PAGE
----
Three gynocentric flicks

The French journalist, critic, and novelist,  Jean-Baptiste Alphonse Karr, famously observed, “Plus ça change, plus c’est la même chose”, or “The more things change, the more they remain the same.”

Antisemitism is on the march again. In Europe, it’s the same old story – right-wing nationalism is resurgent. But there are a few new elements in the mix, including the condition of rising Muslim populations and their catch-all grievance of Palestinian victimhood. They are abetted by the  “intellectual” left, which has increasingly lost the ability to distinguish between vilifying Israeli policy (OK, if you want to split hairs, “Zionist” policy), and vilifying Jews.

In this country, though, something new seems to be happening. The rash of bomb threats against Jewish Community Centers (60 so far this year), and the recent vandalizing of Jewish cemeteries in St. Louis and Philadelphia has us all on edge. There can be no doubt that Trump’s embrace of Steve Bannon, Breitbart, and the alt-right is a major contributing factor. It’s pretty clear Bannon doesn’t like Jews.

Is this what it felt like in 1933? Just a couple of news stories, but nothing to get panicky over? We don’t want to over-react, but we don’t want this to go unremarked either. What to do?

But you’re tired of hearing me rant about Trump, right? I get it it. Man, he really sucks the oxygen out of normal daily life and social discourse, doesn’t he?  It’s exhausting.

I know – let’s go to the movies!

You know how everyone is always complaining about how there are no good roles for women, and how no movies pass the Bechdel-Wallace test any more?  Well, here are three fairly recent movies I can recommend, each with a strong female character at its center.

And the best part is they’re all about surviving the Nazis! Let’s go watch a couple of these and then we can reflect on Alphonse Karr’s aphorism. D’accord?

Ida (2014)

Phoenix (2014)

Sarah’s Key (2011)

If you haven’t seen these, I won’t spoil them for you (except maybe a little). In each case a young Jewish girl or woman survives the war against all odds. But, to me, the unifying theme of the three is the death not just of the Jews of Europe, but the death of Jewishness itself. Though the women survive, at least for a time, their Jewishness does not.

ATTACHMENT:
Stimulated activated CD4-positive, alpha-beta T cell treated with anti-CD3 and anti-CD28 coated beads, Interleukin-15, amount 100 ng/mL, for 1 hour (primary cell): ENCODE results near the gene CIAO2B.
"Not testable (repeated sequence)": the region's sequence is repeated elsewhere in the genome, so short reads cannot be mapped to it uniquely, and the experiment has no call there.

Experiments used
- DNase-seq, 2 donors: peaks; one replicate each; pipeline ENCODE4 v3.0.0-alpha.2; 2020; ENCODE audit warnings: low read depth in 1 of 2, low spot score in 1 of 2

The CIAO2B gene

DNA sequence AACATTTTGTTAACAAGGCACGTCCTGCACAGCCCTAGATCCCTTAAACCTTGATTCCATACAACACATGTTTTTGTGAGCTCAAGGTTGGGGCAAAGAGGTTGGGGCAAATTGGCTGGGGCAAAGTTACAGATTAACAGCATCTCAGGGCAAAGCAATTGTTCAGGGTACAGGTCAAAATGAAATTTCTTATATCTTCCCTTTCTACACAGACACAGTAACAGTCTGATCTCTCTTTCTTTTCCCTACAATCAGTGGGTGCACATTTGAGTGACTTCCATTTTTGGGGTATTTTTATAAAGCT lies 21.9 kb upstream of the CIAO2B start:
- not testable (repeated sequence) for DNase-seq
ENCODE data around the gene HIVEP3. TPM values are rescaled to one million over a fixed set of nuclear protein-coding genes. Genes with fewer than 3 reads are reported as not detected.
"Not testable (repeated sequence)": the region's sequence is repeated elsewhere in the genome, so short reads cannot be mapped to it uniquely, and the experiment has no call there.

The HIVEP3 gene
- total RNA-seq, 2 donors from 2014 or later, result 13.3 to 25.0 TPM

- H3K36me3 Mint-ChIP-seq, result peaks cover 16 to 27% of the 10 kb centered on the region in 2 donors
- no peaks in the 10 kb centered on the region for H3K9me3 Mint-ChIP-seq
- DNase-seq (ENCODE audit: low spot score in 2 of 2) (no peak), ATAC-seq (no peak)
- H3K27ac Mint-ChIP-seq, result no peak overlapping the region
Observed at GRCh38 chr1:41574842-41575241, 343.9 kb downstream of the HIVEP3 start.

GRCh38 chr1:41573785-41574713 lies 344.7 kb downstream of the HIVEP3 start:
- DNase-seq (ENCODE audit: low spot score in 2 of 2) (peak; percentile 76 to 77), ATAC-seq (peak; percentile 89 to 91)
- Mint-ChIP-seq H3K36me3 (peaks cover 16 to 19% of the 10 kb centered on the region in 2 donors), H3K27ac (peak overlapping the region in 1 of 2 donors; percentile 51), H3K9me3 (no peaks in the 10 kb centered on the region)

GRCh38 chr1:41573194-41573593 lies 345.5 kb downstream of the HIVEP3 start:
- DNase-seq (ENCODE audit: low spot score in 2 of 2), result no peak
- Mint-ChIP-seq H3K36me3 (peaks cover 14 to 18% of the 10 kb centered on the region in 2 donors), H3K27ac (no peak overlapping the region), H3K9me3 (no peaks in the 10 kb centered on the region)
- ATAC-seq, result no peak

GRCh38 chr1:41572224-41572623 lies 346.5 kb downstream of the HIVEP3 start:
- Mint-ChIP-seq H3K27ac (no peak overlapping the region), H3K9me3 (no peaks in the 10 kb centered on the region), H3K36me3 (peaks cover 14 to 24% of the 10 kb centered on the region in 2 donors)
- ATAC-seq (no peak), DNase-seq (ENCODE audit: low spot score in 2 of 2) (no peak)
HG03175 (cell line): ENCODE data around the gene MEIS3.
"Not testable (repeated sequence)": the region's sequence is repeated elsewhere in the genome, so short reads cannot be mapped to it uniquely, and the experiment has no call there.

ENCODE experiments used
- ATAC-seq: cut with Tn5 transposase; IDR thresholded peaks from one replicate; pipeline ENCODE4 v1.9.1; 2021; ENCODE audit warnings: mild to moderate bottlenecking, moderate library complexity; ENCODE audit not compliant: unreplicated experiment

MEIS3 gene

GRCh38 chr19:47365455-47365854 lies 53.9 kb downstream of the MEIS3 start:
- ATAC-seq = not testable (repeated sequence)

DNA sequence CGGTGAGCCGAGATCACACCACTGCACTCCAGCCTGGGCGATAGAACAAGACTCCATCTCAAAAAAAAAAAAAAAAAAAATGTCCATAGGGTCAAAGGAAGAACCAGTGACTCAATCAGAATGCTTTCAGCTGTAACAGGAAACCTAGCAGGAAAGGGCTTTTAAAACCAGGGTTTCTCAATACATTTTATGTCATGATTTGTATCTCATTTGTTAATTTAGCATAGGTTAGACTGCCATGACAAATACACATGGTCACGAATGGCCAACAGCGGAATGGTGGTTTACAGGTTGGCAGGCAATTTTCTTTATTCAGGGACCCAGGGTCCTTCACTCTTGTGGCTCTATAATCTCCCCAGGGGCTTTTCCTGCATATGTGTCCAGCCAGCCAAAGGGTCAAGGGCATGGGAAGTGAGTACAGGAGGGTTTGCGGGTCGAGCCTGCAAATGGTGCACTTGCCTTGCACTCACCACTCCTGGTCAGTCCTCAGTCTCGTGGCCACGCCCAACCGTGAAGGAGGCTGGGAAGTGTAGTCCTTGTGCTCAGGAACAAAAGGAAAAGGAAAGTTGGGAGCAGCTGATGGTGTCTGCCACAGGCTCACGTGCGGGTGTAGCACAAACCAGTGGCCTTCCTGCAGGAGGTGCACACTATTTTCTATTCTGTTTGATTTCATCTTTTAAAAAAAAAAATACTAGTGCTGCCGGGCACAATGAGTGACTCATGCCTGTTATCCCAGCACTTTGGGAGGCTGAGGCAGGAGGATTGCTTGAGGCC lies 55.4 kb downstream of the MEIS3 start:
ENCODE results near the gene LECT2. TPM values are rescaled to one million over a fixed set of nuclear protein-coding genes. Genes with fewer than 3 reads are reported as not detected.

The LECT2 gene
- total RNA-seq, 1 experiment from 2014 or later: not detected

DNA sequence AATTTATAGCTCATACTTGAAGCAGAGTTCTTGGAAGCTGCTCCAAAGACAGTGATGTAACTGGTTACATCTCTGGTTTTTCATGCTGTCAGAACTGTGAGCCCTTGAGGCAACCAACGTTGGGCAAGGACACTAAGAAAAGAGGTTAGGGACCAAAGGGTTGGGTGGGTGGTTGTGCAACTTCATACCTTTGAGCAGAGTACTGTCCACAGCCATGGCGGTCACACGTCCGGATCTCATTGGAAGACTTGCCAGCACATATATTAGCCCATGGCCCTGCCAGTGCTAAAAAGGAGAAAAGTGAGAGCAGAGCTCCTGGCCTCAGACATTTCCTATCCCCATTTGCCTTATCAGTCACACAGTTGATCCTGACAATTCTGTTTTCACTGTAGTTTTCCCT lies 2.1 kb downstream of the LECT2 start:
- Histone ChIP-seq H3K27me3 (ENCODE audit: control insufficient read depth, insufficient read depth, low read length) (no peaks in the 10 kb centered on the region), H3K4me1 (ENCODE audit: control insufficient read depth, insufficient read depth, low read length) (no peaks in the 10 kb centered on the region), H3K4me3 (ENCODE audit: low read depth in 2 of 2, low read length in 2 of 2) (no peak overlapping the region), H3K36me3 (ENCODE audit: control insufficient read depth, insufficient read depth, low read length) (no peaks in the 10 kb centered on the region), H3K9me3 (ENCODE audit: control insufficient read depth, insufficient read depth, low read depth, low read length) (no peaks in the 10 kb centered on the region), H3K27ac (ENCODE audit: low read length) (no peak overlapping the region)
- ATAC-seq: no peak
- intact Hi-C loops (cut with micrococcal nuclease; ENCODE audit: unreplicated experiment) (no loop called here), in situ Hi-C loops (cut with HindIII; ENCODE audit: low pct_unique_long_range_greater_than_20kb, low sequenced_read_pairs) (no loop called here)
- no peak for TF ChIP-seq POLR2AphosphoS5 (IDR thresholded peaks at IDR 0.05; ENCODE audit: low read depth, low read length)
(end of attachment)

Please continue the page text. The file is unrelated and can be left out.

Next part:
There is no doubt in my mind that the Europe of today very closely resembles the Europe of Hitler’s dreams. It’s hard to understand the enormity of the crime that was committed: one out of every three Jews alive in the world in 1941 was murdered by 1945. And in some swaths of The Pale, every single last Jew was killed.

Of course, the persecution and killing of the Jews is the thing that shocks and engages us, but it is the death of Jewishness itself that may be the larger crime, and therein lies the ultimate victory of the Germans. Yes, I said Germans. Despite all the retroactive claims of heroism and “resistance” that you hear about from today’s oh-so-liberal Teutons, in the 1930’s trying to separate the “good Germans” from the Nazis was a pointless exercise. It was a distinction without a difference – some people actively participated and others “only” watched.

It’s true that there may be a stray “Jew” here or there that has persevered in Europe, but not one Hitler would ever recognize.  That stray doesn’t dress “like a Jew”, isn’t part of a synagogue’s congregation, doesn’t speak Yiddish (an entire language and literature extinguished!), doesn’t read the “Jewish press”. All those trappings of Jewish life and culture have disappeared. “The Jews” are not a political force, not a cultural force, or really any kind of force, except in the paranoid fantasies of the right, which have survived the decades completely intact, also against all odds.

In the east, in Poland, Lithuania, Ukraine, Belarus, Romania, Moldova and elsewhere, young people are completely unaware of the history of the Jews or even that  Jews ever lived there, much less comprised 50% of the population in many places.  The small town or “shtetl” of Shalom Aleichem, once the center of Jewish life, is no more. And, more significantly, there is no trace it ever was there to begin with. There are no Jewish schools or libraries, no Jewish businesses, no buildings with Jewish iconography, no birth, death or marriage records.

And almost every Jewish cemetery is gone as well. Like today’s antisemites, the Nazis and their collaborators loved to harass the living Jews, and could not let the Jewish dead rest in peace, either. But unlike today’s antisemites, they didn’t stop at merely turning over the headstones and scrawling their messages of hate. They carted off the stones and used them to pave roads, latrines and basement floors, a practice finally halted in Ukraine in 2013. All traces of Jewish life, and death, were obliterated.

As I read the news of the day, I wonder when will it be time to sound the alarm, and when will it be too late? And, this time around, will the righteous be able to stop it?

Alphonse Karr also said, “Every man has three characters – that which he has, that which he thinks he has, and that which he exhibits.”

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